Impact of Man-Made Sound on Birds and Their Songs

  • Wouter HalfwerkEmail author
  • Bernard Lohr
  • Hans Slabbekoorn
Part of the Springer Handbook of Auditory Research book series (SHAR, volume 66)


Vocalizing birds are ubiquitous and often prominent in areas that are reached by noisy human activities. Birds have therefore been studied for the effects of man-made sound on song production and perception, physiological stress, distribution range, breeding density, and reproductive success. There are examples of birds that sing louder, higher, and longer when ambient-noise levels are elevated due to human activities. This may lead to perceptual advantages through masking release, although song modifications may also lead to a functional compromise. Fitness benefits of noise-dependent modifications have not been proven yet. Masking effects are reported for outdoor and indoor studies, but data on physiological consequences are not widespread yet. There are also still only few experimental studies on more long-term consequences of man-made sound on development, maturation, and fitness. Observational data on species distributions and densities show that there are birds that persist at noisy sites but also that artificially elevated noise levels can have detrimental consequences for particular species. Birds in noisy localities may move away or stay and fare less well. Furthermore, the effects of noise pollution can go beyond single species because all species may be more or less negatively affected, but the effect on one species may also positively or negatively affect another. The variety in sensitivity among species and the diversity in impact and counterstrategies have made birds both cases of concern and popular model species for fundamental and applied research.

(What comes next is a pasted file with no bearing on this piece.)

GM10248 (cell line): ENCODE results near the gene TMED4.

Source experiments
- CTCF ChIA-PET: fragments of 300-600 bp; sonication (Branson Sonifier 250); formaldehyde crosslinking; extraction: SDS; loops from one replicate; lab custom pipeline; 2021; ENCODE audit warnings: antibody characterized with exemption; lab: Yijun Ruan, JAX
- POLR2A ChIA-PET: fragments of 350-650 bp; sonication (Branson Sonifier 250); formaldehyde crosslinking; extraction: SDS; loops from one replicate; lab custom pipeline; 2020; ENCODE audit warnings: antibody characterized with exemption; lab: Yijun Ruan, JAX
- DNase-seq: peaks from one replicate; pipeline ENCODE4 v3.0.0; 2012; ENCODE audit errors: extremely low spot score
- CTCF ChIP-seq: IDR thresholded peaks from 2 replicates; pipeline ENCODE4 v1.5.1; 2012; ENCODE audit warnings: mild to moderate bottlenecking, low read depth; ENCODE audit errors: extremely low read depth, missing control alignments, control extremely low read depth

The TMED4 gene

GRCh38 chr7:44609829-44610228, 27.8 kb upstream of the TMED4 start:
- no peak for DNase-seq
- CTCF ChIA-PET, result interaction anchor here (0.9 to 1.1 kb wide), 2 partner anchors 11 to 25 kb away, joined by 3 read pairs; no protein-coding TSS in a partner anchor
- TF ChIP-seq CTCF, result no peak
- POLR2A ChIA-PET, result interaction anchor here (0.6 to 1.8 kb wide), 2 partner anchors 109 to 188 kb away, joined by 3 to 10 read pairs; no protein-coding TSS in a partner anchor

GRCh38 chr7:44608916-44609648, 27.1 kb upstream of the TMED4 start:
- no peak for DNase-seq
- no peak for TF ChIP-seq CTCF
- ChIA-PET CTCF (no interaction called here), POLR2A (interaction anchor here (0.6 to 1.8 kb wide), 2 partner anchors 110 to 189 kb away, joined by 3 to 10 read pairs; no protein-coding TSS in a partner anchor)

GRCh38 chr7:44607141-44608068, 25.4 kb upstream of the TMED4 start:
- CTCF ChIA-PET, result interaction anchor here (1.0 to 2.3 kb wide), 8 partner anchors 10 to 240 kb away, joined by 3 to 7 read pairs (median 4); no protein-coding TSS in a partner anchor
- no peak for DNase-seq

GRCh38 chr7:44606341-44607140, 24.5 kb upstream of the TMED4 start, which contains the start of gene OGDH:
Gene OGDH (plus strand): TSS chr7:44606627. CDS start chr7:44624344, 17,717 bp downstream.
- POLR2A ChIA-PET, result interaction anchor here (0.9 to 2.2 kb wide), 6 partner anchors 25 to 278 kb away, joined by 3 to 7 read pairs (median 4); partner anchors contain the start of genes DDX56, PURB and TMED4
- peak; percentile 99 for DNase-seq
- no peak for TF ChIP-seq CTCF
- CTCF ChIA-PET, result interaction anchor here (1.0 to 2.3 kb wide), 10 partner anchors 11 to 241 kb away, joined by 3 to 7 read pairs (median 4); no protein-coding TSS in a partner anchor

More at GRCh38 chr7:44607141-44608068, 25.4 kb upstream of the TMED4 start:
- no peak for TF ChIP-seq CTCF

Avian song Coping strategy Experimental exposure Fitness consequences Lombard effect Pitch shift Signal interference Signal-to-noise ratio Vocal plasticity 


Compliance with Ethics Requirements

Wouter Halfwerk declares that he has no conflict of interest.

Bernard Lohr declares that he has no conflict of interest.

Hans Slabbekoorn declares that he has no conflict of interest.


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Copyright information

© Springer Science+Business Media, LLC, part of Springer Nature 2018

Authors and Affiliations

  • Wouter Halfwerk
    • 1
    Email author
  • Bernard Lohr
    • 2
  • Hans Slabbekoorn
    • 3
  1. 1.Department of Ecological Sciences, Faculty of Earth and Life SciencesVU University AmsterdamAmsterdamThe Netherlands
  2. 2.University of Maryland, Baltimore County (UMBC)BaltimoreUSA
  3. 3.Faculty of ScienceInstitute of Biology Leiden (IBL), Leiden UniversityLeidenThe Netherlands

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